The Cascades are, of course, nothing like the hills around Kamloops. And while I’d like to be the sort of person that appreciates everything on its own merits and doesn’t compare, for summer mountain running, I have to admit that the I-90 corridor is better. I was still working part-time last summer, so I had plenty of time to check out the new backyard. I ran, hiked or scrambled a good chunk of the trails: most everything in the “Issaquah Alps” (Tiger, Squak and Cougar mountains), Granite and Red mountains, trails out to and around Kaleetan, Annette, Melakwa, Pratt, Alaska, Joe, and Snow lakes, Kendall Peak, the Ridge Lakes, Lake Lillian, Teneriff, Si, Rattlesnake Ridge, and a bunch of other routes I’m forgetting. I feel lucky to have access to the Cascades alpine so close to our home in Issaquah, and this does help to compensate for some of the rubs associated with living in the burbs – long commutes etc.
This blog is about my outdoor adventures, so I don’t usually get into personal or professional stuff too much. But a huge highlight of the year was starting a new job as a faculty research services librarian at Seattle University. I left a job I loved behind when I left Thompson Rivers University to move here with Andy, and finding a solid career-track position at a great institution here was an enormous relief.
10 hours around Mount St. Helens in 100 degrees: our experience of the Loowit Trail was certainly one of extremes. But it was the distinctness of the landscape, with miles of lava boulders, lupine meadows and treacherous sand gullies that lifted this day into my shortlist of 2015 highlights. The trail around this volcano traverses some otherworldly terrain, and while I have no particular desire to go back there, ever, this was certainly one of the more memorable mountain runs I’ve done.
Revelstoke & Rogers Pass
For the Christmas break, Andy and I spent five ridiculously fun days in Revelstoke, B.C., and the close-by Glacier National Park. The weather gods blessed us with a spate of bluebird days and low avi risks, so we headed up into the alpine. In addition to skiing out to the Asulkan Hut, we spent one long day touring Video Peak. And while the day turned out to be somewhat more adventurous than I’d anticipated, I skied my first legit mountain peak in the backcountry. Two years ago I could barely ski at all, so this felt like a real accomplishment.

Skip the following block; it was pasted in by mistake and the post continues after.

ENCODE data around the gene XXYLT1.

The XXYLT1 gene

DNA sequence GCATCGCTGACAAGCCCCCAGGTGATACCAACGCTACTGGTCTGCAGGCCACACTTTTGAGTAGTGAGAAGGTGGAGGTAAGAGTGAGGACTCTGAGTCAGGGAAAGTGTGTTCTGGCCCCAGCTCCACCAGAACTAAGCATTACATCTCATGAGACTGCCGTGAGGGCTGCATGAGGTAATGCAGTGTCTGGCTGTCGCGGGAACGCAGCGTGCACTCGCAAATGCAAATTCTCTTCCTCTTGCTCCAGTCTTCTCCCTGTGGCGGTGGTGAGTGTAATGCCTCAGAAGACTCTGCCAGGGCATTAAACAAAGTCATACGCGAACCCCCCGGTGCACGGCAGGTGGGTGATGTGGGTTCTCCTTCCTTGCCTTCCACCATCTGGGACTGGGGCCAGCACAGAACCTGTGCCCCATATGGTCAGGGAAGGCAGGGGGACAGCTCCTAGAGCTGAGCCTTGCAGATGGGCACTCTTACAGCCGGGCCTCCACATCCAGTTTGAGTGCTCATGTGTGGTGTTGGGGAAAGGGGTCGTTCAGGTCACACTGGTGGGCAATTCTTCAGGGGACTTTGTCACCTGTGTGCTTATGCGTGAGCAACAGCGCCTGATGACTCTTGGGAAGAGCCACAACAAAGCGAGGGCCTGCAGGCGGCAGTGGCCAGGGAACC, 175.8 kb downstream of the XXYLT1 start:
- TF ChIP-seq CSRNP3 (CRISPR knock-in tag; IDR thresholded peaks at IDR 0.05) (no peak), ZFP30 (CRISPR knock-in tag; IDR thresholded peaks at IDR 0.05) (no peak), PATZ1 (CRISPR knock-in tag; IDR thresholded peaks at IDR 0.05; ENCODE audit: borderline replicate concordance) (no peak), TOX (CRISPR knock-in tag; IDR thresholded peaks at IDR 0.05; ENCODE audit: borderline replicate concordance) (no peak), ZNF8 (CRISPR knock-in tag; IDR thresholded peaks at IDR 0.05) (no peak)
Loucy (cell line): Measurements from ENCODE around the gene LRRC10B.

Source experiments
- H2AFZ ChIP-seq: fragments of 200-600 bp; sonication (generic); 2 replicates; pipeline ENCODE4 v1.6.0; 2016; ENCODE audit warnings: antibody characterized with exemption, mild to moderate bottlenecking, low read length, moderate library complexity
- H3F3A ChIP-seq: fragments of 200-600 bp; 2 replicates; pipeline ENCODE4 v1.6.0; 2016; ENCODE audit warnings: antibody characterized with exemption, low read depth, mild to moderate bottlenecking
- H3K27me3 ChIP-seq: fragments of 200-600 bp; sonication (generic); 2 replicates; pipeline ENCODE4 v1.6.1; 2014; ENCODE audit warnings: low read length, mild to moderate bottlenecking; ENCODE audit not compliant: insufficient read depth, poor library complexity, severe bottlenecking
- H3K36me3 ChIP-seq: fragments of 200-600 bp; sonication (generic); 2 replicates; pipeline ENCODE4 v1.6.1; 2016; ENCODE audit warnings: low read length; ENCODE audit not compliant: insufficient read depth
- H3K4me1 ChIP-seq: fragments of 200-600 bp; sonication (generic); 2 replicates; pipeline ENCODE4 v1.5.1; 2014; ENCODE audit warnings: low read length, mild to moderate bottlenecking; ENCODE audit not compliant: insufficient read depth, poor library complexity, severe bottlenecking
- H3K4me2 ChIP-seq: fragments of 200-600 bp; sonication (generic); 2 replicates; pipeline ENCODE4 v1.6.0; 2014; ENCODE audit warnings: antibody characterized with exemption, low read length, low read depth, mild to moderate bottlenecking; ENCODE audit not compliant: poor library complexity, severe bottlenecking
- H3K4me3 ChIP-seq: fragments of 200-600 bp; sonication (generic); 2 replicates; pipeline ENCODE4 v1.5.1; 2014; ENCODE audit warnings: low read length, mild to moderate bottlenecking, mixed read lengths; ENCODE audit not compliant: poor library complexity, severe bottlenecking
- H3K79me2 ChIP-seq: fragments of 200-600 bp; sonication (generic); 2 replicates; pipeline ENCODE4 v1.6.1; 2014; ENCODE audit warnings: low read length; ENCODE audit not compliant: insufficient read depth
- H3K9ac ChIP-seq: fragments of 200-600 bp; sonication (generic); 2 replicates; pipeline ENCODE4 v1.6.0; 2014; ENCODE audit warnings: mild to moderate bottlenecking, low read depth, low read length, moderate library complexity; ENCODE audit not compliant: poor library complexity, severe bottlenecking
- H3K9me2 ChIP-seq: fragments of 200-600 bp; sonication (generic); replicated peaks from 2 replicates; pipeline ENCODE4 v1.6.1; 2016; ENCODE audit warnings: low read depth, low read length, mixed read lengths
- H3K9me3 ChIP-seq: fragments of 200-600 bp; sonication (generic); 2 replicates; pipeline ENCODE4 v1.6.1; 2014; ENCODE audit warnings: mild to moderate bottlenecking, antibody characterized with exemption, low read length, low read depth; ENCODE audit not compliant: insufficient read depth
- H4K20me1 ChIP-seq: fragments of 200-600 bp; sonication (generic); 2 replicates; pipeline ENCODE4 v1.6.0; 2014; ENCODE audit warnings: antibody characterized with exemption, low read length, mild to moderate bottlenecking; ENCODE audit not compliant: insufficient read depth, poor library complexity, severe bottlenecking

(Photo stolen from Facebook, by Lindsey Kunz)
Not far from Leavenworth, the Enchantments are one of the more beautiful alpine environments in the state. We backpacked in for the July 4th long weekend and spent four days slapping mosquitos while gaping at the smooth granite, larches, and clear, chilly glacier lakes. The trip was far from perfect; we all found ourselves challenged by the bugs and by exposure to so much direct sun, and then Andy rolled his ankle on the way out (never wear Hokas with a heavy pack). But it was my first time in this very special region and maybe just for that reason, stands out in my mind as one of our more noteworthy trips of the year.
Paradise: Mt. Rainier
We skied the volcano a whole bunch last year, mainly due to the snopocalypse. None of these trips were particularly epic in terms of big days or challenging terrain, but skiing the Nisqually Chutes was definitely something of a threshold experience for me in terms of steepness.
I tend to chew on the motivations behind outdoor pursuits a fair bit in general. Why do we choose to run around in the mountains instead of staying home? My own drivers vary from day to day, but one thing I can say that feels like a common thread for me has to do with newness. Learning to do something new and putting myself in the position of being a beginner helps me see the world with fresh eyes, and helps to hold boredom at bay a bit. It was anything but a boring year.